Sunday, March 30, 2014

Native Plants are Hard to Find

After looking through lists of what butterflies eat, I decided that I want to plant another milkweed, a monkey flower, and a California false indigo plant.

I settled on the species Diplacus puniceus, Amorpha californica, and Asclepias californica.

Then I went online to find a place to buy them.

Las Pilitas has Diplacus puniceus, but not Asclepias californica, or Amorpha californica.

 Larner seeds has none of them, but does have Mimulus guttatus and Asclepias eriocarpa which seem like perfectly acceptable substitutes for the monkey flower and milkweed I wanted.

Theodore Payne Nursery has Amorpha californica, but neither the milkweed or monkey flower I wanted nor a suitable substitute. has Asclepias californica, but not Amorpha californica or Diplacus puniceus.

No wonder so few people plant native plants, I will have to buy all three plants from separate sources or wait until I encounter them in a nursery. A lot of the problem may be California. We have everything from redwood forests with lots of rain, to deserts with almost no rain. Elevations from sea level to high mountains. That has resulted in just too many different species for one nursery to handle.

Letter About the Jiffy Mart

I am continuing to harass the local city government. Here is what I sent about a little Jiffy Mart down the street:

Since the zoning is being implemented to match the La Habra General Plan, I thought I would draw your attention to one lot where rezoning would make sense. The lot is 426 Walnut street It was a Jiffy Mart until a few months ago when it closed. Now it is preparing to reopen as a another similar store.

As about the only business in La Habra which is dependent on customers who walk up, rather than drive, the present use of this lot fits into the spirit of the 2035 general plan. The 2035 general plan encourages mixed use neighborhoods, so it should preserve existing commercial sites in residential neighborhoods.
The lot however is zoned low density residential. This means that the owner is unlikely to make any significant upgrades to the building since anything like a major fire would shut it down and replace it with low density residential housing.
While the location for the store is good, the actual building is ugly, and need of serious renovations or even demolishing to create a nicer building. Rezoning to allow a two story live/work loft would be ideal. This sort of mixed use zoning would encourage the owner to invest more into improving the property. Because of that, I urge you to rezone the lot. Due to overly restrictive FAR requirements in the lower density mixed use zoning, I suggest "Mixed-Use Center 3" as the only zoning which might be high density enough to actually result in a nicer building being constructed.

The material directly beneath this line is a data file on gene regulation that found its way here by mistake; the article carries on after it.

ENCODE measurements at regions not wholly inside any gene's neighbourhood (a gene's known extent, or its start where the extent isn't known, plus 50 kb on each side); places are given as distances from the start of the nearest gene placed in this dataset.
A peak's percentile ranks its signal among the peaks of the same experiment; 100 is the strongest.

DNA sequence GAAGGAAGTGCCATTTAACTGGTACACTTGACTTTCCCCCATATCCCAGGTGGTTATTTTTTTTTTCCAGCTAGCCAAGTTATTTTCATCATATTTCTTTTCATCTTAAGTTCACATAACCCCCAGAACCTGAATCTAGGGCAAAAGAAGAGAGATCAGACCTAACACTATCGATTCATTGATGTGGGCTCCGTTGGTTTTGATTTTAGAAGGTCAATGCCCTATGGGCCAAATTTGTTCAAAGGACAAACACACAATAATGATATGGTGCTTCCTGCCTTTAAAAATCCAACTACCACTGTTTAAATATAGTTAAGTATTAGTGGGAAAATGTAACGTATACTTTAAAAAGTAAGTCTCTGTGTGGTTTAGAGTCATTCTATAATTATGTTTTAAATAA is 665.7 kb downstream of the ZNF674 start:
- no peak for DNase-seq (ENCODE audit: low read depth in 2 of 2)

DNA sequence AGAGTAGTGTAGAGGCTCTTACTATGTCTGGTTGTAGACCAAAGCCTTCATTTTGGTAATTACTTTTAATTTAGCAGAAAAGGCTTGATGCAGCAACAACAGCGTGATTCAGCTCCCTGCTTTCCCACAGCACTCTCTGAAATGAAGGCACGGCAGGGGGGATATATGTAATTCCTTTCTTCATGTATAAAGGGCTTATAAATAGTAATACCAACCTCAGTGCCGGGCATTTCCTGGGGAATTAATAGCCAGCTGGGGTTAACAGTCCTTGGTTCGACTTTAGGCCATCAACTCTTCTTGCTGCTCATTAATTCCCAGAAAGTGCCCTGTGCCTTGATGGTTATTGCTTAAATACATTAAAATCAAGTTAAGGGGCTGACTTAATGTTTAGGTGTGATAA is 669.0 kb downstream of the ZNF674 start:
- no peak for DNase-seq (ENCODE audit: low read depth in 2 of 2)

Saturday, March 29, 2014

Butterfly Plants

After searching through a list of what plants caterpillars eat, I went to Tree of Life Nursery and picked out two more plants. I got a buckwheat plant, Eriogonum fasciculatum foliolosum, and a plant called false indigo, Amorpha fruticosa. I picked those species because of the plants I could find in the nursery, those two seemed to be the most important for butterflies in my area. Unfortunately I seem to have bought the wrong false indigo plant. I wanted Amorpha californica. I haven't yet decided if I want to keep it or not.

I also decided to post some of my photos of native plants to reddit.

Sunday, March 23, 2014

Field Guide to Orange County.

I have often found myself walking around, and wondering what is that ______. It could be a bug, a plant, a lizard, or other strange creature.

This is therefore one of my new favorite websites. For example, I went on a hike earlier today and there were a ton of white butterflies with orange tip wings. Quickly I went to the butterfly page. There I found a full color picture of a Sara Orangetip butterfly.

On that same trip I captured a spider. I was tired of invasive spiders filling my yard and I am looking to replace them with something native which is non-poisonous. A few minutes searching through the spider page, and I found the particular type of crab spider that I had caught.

The site doesn't give much information about each species, but just knowing the name makes it a whole lot easier to find more information on other sites.

Sunday, March 16, 2014

Plague of Spiders

I have killed about 30 brown widow spiders in the past week. It is remarkable to me that it is possible for so many spiders to have been supported off of such a tiny back yard. Apparently the plague of brown widows which has descended on Southern California has not slowed down.

So far I have only seen one spider on my property that was not a brown widow spider. It was a [bold jumper spider]( A native, mostly harmless spider which is one of the most impressive looking spiders I have seen. Now, if I can just figure out how to get them to out-compete the brown widows.

Sunday, March 9, 2014


Trying to grow plants really makes me appreciate pesticides.

I haven't used any, and probably won't. So far tomato hornworms killed my tomato plant, cabbage white butterflies have destroyed my collard greens, rolly polys are eating most of my large strawberries and leaf hoppers cover a half dozen other plants.

It probably doesn't help that the best predator I have been able to attract is the brown widow spider. Since it is both invasive and poisonous I have been killing them on sight.

All this trouble despite being as far from a monoculture as is possible. Most of my plants are the only one of their type in the yard. In a large monoculture like most modern farms are I can see how everything would be eaten in no time.